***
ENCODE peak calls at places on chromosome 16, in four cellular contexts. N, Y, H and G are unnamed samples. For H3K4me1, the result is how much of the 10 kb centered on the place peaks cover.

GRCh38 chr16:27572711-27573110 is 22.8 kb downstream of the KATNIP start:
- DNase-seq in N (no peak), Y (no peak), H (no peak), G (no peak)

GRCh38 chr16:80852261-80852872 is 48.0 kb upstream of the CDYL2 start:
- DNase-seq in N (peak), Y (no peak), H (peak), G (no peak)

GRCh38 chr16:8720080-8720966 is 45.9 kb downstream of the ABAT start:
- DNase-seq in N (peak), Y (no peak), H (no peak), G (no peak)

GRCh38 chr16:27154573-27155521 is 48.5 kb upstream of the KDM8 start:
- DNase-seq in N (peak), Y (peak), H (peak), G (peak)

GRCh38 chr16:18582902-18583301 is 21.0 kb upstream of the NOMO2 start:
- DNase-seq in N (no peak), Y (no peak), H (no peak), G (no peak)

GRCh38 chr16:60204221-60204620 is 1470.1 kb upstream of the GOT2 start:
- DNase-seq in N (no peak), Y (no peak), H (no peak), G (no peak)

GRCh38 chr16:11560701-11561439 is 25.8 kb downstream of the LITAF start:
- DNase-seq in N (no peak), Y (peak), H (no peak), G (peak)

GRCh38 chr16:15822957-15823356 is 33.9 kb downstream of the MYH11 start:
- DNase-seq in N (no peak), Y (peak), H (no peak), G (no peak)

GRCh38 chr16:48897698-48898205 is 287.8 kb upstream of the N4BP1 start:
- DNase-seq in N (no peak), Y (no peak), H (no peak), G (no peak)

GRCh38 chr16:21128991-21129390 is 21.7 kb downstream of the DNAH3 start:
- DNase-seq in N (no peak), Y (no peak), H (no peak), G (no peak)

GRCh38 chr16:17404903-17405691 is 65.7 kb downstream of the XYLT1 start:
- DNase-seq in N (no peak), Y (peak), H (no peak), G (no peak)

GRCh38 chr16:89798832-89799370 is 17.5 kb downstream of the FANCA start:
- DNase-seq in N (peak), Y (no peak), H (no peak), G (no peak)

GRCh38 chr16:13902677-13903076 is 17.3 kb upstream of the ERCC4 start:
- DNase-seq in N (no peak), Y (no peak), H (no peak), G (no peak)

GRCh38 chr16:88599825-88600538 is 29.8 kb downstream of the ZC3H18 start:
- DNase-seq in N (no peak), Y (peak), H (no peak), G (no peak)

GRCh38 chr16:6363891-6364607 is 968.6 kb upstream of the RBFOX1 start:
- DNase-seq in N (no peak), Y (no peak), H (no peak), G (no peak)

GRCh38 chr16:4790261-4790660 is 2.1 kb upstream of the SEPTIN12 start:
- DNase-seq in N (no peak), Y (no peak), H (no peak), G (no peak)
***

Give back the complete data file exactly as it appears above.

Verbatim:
ENCODE peak calls at places on chromosome 16, in four cellular contexts. N, Y, H and G are unnamed samples. For H3K4me1, the result is how much of the 10 kb centered on the place peaks cover.

GRCh38 chr16:27572711-27573110 is 22.8 kb downstream of the KATNIP start:
- DNase-seq in N (no peak), Y (no peak), H (no peak), G (no peak)

GRCh38 chr16:80852261-80852872 is 48.0 kb upstream of the CDYL2 start:
- DNase-seq in N (peak), Y (no peak), H (peak), G (no peak)

GRCh38 chr16:8720080-8720966 is 45.9 kb downstream of the ABAT start:
- DNase-seq in N (peak), Y (no peak), H (no peak), G (no peak)

GRCh38 chr16:27154573-27155521 is 48.5 kb upstream of the KDM8 start:
- DNase-seq in N (peak), Y (peak), H (peak), G (peak)

GRCh38 chr16:18582902-18583301 is 21.0 kb upstream of the NOMO2 start:
- DNase-seq in N (no peak), Y (no peak), H (no peak), G (no peak)

GRCh38 chr16:60204221-60204620 is 1470.1 kb upstream of the GOT2 start:
- DNase-seq in N (no peak), Y (no peak), H (no peak), G (no peak)

GRCh38 chr16:11560701-11561439 is 25.8 kb downstream of the LITAF start:
- DNase-seq in N (no peak), Y (peak), H (no peak), G (peak)

GRCh38 chr16:15822957-15823356 is 33.9 kb downstream of the MYH11 start:
- DNase-seq in N (no peak), Y (peak), H (no peak), G (no peak)

GRCh38 chr16:48897698-48898205 is 287.8 kb upstream of the N4BP1 start:
- DNase-seq in N (no peak), Y (no peak), H (no peak), G (no peak)

GRCh38 chr16:21128991-21129390 is 21.7 kb downstream of the DNAH3 start:
- DNase-seq in N (no peak), Y (no peak), H (no peak), G (no peak)

GRCh38 chr16:17404903-17405691 is 65.7 kb downstream of the XYLT1 start:
- DNase-seq in N (no peak), Y (peak), H (no peak), G (no peak)

GRCh38 chr16:89798832-89799370 is 17.5 kb downstream of the FANCA start:
- DNase-seq in N (peak), Y (no peak), H (no peak), G (no peak)

GRCh38 chr16:13902677-13903076 is 17.3 kb upstream of the ERCC4 start:
- DNase-seq in N (no peak), Y (no peak), H (no peak), G (no peak)

GRCh38 chr16:88599825-88600538 is 29.8 kb downstream of the ZC3H18 start:
- DNase-seq in N (no peak), Y (peak), H (no peak), G (no peak)

GRCh38 chr16:6363891-6364607 is 968.6 kb upstream of the RBFOX1 start:
- DNase-seq in N (no peak), Y (no peak), H (no peak), G (no peak)

GRCh38 chr16:4790261-4790660 is 2.1 kb upstream of the SEPTIN12 start:
- DNase-seq in N (no peak), Y (no peak), H (no peak), G (no peak)